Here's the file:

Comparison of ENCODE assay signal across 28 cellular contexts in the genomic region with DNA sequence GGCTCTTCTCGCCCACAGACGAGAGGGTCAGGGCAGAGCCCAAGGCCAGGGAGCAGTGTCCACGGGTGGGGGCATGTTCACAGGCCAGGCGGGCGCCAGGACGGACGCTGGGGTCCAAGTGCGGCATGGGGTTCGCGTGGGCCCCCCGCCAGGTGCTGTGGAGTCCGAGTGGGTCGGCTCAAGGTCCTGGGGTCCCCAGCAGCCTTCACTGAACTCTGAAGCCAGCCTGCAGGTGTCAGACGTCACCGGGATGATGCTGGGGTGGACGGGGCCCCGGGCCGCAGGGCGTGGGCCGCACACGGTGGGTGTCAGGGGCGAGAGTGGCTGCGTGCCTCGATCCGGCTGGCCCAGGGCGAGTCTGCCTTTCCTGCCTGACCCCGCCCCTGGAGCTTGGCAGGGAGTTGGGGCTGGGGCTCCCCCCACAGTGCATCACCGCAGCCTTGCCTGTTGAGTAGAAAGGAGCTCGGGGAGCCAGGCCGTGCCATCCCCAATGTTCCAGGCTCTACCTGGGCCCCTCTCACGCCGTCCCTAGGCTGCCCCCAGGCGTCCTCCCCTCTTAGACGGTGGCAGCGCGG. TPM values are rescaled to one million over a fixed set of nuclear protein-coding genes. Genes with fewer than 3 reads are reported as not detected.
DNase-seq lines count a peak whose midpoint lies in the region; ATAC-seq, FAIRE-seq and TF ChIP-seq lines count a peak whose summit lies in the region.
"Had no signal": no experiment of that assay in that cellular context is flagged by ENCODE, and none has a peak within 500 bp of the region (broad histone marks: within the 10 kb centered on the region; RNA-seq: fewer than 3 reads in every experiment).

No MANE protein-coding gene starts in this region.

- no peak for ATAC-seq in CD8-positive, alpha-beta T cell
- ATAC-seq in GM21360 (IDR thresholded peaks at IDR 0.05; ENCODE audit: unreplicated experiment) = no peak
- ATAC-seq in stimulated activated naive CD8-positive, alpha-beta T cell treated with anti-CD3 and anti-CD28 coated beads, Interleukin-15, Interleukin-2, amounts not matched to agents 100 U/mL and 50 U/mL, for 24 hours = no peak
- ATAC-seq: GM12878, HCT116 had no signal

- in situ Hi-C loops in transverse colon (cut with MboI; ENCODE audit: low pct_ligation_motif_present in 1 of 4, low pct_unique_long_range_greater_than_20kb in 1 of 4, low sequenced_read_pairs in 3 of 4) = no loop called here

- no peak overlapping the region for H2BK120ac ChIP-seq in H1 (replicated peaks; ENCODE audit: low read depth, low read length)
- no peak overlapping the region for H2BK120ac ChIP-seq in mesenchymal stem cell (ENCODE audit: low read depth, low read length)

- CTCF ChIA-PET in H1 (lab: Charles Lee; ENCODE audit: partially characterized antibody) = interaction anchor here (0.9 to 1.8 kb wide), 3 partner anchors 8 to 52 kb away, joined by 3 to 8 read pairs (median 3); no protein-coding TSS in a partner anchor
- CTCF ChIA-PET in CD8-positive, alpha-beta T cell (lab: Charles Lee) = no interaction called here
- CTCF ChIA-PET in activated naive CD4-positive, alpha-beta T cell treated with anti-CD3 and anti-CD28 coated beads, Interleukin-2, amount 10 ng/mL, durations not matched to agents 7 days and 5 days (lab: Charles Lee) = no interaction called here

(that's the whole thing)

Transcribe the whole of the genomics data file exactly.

Comparison of ENCODE assay signal across 28 cellular contexts in the genomic region with DNA sequence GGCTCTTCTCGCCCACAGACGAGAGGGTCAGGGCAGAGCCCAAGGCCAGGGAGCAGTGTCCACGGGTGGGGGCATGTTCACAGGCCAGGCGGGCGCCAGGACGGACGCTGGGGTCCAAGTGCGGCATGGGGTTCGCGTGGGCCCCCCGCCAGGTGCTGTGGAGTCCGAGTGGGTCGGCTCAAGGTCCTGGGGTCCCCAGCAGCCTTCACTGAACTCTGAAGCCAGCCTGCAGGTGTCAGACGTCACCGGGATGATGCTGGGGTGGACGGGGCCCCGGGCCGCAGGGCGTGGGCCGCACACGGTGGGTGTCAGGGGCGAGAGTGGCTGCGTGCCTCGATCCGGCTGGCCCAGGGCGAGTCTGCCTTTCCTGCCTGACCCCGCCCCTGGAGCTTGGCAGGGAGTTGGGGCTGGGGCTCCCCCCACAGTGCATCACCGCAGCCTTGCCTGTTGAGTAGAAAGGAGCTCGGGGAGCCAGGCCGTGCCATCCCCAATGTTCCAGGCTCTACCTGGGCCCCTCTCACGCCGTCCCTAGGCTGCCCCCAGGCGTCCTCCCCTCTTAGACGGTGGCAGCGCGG. TPM values are rescaled to one million over a fixed set of nuclear protein-coding genes. Genes with fewer than 3 reads are reported as not detected.
DNase-seq lines count a peak whose midpoint lies in the region; ATAC-seq, FAIRE-seq and TF ChIP-seq lines count a peak whose summit lies in the region.
"Had no signal": no experiment of that assay in that cellular context is flagged by ENCODE, and none has a peak within 500 bp of the region (broad histone marks: within the 10 kb centered on the region; RNA-seq: fewer than 3 reads in every experiment).

No MANE protein-coding gene starts in this region.

- no peak for ATAC-seq in CD8-positive, alpha-beta T cell
- ATAC-seq in GM21360 (IDR thresholded peaks at IDR 0.05; ENCODE audit: unreplicated experiment) = no peak
- ATAC-seq in stimulated activated naive CD8-positive, alpha-beta T cell treated with anti-CD3 and anti-CD28 coated beads, Interleukin-15, Interleukin-2, amounts not matched to agents 100 U/mL and 50 U/mL, for 24 hours = no peak
- ATAC-seq: GM12878, HCT116 had no signal

- in situ Hi-C loops in transverse colon (cut with MboI; ENCODE audit: low pct_ligation_motif_present in 1 of 4, low pct_unique_long_range_greater_than_20kb in 1 of 4, low sequenced_read_pairs in 3 of 4) = no loop called here

- no peak overlapping the region for H2BK120ac ChIP-seq in H1 (replicated peaks; ENCODE audit: low read depth, low read length)
- no peak overlapping the region for H2BK120ac ChIP-seq in mesenchymal stem cell (ENCODE audit: low read depth, low read length)

- CTCF ChIA-PET in H1 (lab: Charles Lee; ENCODE audit: partially characterized antibody) = interaction anchor here (0.9 to 1.8 kb wide), 3 partner anchors 8 to 52 kb away, joined by 3 to 8 read pairs (median 3); no protein-coding TSS in a partner anchor
- CTCF ChIA-PET in CD8-positive, alpha-beta T cell (lab: Charles Lee) = no interaction called here
- CTCF ChIA-PET in activated naive CD4-positive, alpha-beta T cell treated with anti-CD3 and anti-CD28 coated beads, Interleukin-2, amount 10 ng/mL, durations not matched to agents 7 days and 5 days (lab: Charles Lee) = no interaction called here